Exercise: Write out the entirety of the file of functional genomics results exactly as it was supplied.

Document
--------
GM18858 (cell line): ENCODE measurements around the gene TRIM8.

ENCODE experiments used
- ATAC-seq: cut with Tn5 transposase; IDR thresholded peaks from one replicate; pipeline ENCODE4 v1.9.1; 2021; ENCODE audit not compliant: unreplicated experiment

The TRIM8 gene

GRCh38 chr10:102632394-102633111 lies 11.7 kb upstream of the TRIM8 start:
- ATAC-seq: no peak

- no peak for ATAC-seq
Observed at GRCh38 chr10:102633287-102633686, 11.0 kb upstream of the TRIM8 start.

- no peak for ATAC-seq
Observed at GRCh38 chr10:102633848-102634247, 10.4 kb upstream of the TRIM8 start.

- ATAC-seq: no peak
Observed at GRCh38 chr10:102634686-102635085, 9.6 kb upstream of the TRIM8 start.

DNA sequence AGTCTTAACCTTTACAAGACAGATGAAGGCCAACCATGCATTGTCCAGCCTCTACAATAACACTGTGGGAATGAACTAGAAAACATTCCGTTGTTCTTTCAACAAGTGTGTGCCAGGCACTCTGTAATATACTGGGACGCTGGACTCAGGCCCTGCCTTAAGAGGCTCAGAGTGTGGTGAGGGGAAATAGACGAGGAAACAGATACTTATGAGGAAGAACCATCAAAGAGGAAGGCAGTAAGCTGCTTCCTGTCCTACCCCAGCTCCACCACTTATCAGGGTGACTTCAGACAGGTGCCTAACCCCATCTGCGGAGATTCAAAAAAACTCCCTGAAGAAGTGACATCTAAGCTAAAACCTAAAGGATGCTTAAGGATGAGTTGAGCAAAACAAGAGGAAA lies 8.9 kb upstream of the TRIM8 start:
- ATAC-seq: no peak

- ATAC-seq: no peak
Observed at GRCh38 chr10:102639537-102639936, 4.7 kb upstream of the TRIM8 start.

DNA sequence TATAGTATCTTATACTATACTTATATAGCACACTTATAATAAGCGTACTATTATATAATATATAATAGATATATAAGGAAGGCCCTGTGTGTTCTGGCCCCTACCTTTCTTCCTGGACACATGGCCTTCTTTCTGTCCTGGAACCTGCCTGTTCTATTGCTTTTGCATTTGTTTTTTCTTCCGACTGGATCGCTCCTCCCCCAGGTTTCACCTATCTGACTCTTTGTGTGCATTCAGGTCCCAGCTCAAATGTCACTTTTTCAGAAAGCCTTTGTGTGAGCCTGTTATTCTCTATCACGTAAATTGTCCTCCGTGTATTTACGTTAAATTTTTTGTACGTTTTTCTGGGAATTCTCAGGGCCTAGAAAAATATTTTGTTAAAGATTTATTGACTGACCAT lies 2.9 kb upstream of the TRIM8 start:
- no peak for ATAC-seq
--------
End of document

GM18858 (cell line): ENCODE measurements around the gene TRIM8.

ENCODE experiments used
- ATAC-seq: cut with Tn5 transposase; IDR thresholded peaks from one replicate; pipeline ENCODE4 v1.9.1; 2021; ENCODE audit not compliant: unreplicated experiment

The TRIM8 gene

GRCh38 chr10:102632394-102633111 lies 11.7 kb upstream of the TRIM8 start:
- ATAC-seq: no peak

- no peak for ATAC-seq
Observed at GRCh38 chr10:102633287-102633686, 11.0 kb upstream of the TRIM8 start.

- no peak for ATAC-seq
Observed at GRCh38 chr10:102633848-102634247, 10.4 kb upstream of the TRIM8 start.

- ATAC-seq: no peak
Observed at GRCh38 chr10:102634686-102635085, 9.6 kb upstream of the TRIM8 start.

DNA sequence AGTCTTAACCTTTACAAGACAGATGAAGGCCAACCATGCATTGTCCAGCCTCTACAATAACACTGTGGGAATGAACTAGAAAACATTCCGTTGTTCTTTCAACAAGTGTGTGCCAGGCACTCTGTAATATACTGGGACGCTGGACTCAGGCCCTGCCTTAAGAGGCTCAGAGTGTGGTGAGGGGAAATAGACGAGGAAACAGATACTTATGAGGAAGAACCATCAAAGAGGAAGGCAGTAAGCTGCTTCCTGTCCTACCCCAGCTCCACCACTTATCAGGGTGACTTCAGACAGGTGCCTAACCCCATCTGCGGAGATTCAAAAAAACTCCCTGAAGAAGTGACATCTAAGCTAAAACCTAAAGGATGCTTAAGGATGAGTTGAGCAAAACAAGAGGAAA lies 8.9 kb upstream of the TRIM8 start:
- ATAC-seq: no peak

- ATAC-seq: no peak
Observed at GRCh38 chr10:102639537-102639936, 4.7 kb upstream of the TRIM8 start.

DNA sequence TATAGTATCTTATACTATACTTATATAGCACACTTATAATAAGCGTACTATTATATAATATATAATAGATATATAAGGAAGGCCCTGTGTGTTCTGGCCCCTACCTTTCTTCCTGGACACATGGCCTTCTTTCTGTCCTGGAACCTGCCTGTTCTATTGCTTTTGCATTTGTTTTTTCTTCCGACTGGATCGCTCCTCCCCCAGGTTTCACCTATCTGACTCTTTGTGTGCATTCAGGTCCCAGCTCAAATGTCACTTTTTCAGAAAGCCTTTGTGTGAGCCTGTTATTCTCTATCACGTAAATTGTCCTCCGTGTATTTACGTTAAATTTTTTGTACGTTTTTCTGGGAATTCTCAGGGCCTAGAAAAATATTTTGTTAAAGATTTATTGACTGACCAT lies 2.9 kb upstream of the TRIM8 start:
- no peak for ATAC-seq